Cruising solo can cost more

Q&A

June 17, 2007|By Los Angeles Times

I am writing about the discrimination against single travelers when it comes to cruises. Last month, I desperately wanted to go on a cruise that cost $13,000, which was a bit steep for me. But when the cruise line got through with me, the cost of going solo was $27,000. I didn't go. Why can't cruise lines give us a break?

The bottom line is the bottom line. If there's only one of you, you're consuming only half the overpriced drinks, buying only half the overpriced jewelry and taking only half as many overpriced shore excursions.

Some lines will try to link solo travelers with someone to share a cabin, and if you don't mind sharing, you can keep your costs down.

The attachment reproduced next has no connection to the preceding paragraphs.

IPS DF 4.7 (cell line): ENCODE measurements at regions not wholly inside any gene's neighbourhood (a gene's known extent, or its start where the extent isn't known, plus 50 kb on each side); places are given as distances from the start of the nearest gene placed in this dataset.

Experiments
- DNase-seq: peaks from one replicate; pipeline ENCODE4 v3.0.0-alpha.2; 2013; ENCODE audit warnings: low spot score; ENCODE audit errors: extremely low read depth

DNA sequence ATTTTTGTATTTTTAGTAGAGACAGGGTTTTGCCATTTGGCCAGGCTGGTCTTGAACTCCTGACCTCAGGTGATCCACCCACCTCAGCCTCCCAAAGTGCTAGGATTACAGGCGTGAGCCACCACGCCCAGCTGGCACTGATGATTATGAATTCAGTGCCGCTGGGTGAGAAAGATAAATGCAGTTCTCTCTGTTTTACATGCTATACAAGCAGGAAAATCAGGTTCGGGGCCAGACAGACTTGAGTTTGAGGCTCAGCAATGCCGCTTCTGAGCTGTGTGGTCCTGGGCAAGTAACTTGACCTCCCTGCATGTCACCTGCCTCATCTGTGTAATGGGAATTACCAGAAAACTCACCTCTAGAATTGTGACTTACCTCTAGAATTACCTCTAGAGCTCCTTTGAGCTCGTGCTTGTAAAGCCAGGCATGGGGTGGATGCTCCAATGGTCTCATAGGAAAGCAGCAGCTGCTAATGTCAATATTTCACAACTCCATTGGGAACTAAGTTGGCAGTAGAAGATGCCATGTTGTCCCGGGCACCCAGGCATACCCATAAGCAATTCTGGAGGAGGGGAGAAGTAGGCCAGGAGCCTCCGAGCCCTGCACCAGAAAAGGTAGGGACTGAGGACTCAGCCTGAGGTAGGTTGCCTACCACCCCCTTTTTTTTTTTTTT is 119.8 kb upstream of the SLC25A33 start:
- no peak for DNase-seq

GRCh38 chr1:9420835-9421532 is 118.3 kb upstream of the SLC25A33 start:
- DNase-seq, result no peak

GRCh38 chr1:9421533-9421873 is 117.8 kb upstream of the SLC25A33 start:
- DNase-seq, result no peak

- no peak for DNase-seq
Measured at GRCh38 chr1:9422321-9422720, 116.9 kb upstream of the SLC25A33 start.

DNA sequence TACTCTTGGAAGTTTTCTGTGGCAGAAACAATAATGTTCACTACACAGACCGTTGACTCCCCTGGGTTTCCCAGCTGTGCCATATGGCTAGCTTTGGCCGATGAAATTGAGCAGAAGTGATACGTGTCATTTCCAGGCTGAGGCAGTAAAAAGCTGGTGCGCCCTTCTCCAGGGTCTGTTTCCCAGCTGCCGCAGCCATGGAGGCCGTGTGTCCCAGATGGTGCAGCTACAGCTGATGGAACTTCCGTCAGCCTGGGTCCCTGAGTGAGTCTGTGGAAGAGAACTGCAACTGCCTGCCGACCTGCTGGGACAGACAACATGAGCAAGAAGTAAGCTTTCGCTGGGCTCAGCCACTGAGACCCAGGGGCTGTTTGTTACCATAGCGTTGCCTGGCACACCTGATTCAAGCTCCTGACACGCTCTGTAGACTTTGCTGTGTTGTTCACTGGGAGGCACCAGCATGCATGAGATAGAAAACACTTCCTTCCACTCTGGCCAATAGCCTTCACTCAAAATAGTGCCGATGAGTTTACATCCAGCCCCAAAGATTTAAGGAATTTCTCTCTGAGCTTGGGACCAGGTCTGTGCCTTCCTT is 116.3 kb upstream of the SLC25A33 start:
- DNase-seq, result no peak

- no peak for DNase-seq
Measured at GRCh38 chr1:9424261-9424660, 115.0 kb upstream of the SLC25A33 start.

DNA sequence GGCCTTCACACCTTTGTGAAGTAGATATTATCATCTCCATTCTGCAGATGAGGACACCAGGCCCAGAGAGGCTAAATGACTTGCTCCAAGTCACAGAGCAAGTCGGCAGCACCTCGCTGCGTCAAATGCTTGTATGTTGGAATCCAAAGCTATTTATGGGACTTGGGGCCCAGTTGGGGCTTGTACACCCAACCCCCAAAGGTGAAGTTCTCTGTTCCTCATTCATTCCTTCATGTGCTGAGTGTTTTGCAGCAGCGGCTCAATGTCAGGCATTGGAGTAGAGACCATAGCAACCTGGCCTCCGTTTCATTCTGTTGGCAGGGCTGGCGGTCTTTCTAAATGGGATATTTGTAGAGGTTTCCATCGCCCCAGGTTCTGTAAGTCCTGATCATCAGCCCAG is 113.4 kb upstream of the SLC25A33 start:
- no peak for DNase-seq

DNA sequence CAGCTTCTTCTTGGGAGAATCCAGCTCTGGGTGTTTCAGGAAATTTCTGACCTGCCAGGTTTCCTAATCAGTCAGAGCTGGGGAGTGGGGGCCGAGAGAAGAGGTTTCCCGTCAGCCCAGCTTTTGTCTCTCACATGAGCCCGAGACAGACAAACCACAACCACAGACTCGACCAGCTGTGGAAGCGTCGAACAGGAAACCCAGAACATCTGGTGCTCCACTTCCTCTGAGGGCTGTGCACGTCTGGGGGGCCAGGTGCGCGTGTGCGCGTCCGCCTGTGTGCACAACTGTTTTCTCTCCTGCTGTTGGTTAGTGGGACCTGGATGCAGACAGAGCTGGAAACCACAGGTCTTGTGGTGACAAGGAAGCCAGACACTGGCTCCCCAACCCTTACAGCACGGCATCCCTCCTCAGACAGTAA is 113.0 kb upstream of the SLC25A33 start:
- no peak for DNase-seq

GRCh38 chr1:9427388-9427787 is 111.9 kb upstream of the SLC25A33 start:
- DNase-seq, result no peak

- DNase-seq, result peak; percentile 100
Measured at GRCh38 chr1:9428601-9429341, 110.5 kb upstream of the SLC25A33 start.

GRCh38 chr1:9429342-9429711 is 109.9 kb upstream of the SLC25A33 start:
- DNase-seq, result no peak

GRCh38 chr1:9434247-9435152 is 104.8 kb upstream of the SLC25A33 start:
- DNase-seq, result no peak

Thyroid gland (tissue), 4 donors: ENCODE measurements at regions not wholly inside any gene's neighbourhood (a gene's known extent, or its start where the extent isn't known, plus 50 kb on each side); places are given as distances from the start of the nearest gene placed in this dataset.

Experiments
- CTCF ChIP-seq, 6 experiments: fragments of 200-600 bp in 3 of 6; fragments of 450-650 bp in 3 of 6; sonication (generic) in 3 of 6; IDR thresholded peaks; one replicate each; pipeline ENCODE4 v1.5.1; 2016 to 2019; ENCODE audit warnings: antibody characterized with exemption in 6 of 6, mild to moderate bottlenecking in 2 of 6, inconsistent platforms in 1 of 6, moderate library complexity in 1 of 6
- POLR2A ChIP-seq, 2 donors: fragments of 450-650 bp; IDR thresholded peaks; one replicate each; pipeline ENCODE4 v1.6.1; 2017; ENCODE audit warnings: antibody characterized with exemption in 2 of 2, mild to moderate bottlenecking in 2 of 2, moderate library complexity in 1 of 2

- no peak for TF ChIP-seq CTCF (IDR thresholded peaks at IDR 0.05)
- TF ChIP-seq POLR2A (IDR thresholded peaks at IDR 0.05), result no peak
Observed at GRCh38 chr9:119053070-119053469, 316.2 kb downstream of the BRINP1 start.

Find a good travel agent who will watch for specials and will know what lines don't charge two-fares-for-one.

If you think the single supplement is unreasonable, ask for a discount. (What's the worst that can happen?)

Consider smaller or more-upscale lines. Carolyn Spencer Brown, editor of the interactive online magazine for cruise travelers cruisecritic.com, says that many cruises have shifted from "being a village to a city."

Among smaller lines that Brown and Michael Hannan, owner of San Marin Travel in Chino Valley, Ariz., noted were Crystal Cruises and Silversea, both of which charge single travelers as little as 25 percent extra for solo status.

Consider an itinerary that's not the hottest ticket going. Some of the more-offbeat, less-popular routes or a repositioning cruise just may have extra space that the line will give away for a song.

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